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New Labour Laws a Blow to Fair Employment in Canada


Jerico Espinas, Contributor

In recent years more businesses have looked to hire temporary foreign workers in order to fill growing labour shortages. The federal government acknowledges this need, and sees foreign recruitment as a way to promote economic recovery. In fact, Human Resources and Skills Development Minister Diane Finley announced on April 25 the creation of a new online system that aims to speed up foreign, temporary employment.

Traditionally, employers have had to apply for a Labour Market Opinion (LMO) before they could begin hiring foreign workers. By applying for an LMO, they acknowledge that they made an effort to hire within Canada and that they are willing to hire a foreign worker for a two-year period. The federal government is expected to process up to 150,000 of these LMOs every year – creating a large backlog of applications that could take months to even be looked at. Of course, this is not to mention the worker’s visa application, which could stall employment even further.

With the new system, employers can submit their applications online, thus cutting paperwork and speeding up LMOs by automating certain steps of the process. Notably, the new system has built-in precautions that are meant to prevent an influx of cheap, foreign workers coming into Canada.

  • The first of these precautions is a prerequisite – that only businesses with an unblemished two-year history of foreign employment can use the online application process.
  • Second, companies are encouraged to hire highly skilled workers, such as welders, in order to promote more skilled immigration.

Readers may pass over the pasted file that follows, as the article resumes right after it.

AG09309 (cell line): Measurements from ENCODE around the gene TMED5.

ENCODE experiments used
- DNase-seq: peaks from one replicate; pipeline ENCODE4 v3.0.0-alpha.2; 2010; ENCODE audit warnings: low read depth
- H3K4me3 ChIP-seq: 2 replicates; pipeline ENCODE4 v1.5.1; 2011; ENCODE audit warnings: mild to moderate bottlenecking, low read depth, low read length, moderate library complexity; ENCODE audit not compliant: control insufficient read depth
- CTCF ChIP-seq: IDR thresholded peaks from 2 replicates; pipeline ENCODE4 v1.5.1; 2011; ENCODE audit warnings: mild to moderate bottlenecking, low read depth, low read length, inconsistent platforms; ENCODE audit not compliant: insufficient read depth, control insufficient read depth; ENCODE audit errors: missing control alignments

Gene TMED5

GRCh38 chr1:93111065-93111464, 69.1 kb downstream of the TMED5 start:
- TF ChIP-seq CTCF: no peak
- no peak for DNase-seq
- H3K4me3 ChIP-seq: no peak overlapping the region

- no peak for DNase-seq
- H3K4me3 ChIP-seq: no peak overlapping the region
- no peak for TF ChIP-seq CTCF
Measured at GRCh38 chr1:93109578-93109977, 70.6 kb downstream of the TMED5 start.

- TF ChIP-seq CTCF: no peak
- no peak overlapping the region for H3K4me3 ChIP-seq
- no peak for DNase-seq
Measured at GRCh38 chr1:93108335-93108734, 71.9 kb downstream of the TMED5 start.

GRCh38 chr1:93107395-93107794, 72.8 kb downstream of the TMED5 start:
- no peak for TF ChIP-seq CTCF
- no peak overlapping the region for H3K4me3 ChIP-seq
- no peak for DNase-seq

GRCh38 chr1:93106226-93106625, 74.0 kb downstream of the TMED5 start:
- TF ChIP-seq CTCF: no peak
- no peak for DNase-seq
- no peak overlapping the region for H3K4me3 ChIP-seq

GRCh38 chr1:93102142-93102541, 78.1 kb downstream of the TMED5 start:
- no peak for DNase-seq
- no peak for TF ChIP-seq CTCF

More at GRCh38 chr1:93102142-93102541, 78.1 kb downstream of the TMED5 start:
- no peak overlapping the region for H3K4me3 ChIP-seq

Despite these precautions, the entire system could be debilitated with new changes to the wage rules for foreign workers.  “For added flexibility, wages up to 15% below the average wage rate will be accepted,” said Finley during her announcement in Nisku, Alberta. This unprecedented change could completely alter hiring practices with regards to temporary foreign employment by promoting a two-tiered wage system that encourages hiring low-end workers.

“Am I eligible to be paid less than minimum wage because I wasn’t born in Canada?” Yes you are! Welcome!

By making foreign workers cheaper to hire, it gives businesses less incentive to hire locally; in order to stay ahead of the competition, employers are forced to hire cheaper foreign labour. As well, by making wages 15% less than the average, high-skilled workers are more likely to look south of the border for employment in order to reap the full benefits of their abilities. Consequently, this means an increase of desperate overseas workers, eager to work for long hours and less pay to enter Canada.

This system also raises concerns that Canada will slowly implement its version of Europe’s Blue Card system, wherein foreign guest workers are paid less and treated worse than national citizens. Of course, this exploitative direction is a far cry from our international image as a pro-immigrant nation.

Undoubtedly, there are honest steps in this new system to ensure fair employment of foreign, highly-skilled workers. But it now rests on companies’ shoulders to see if this ideal – and, indeed, our national image – will be upheld.

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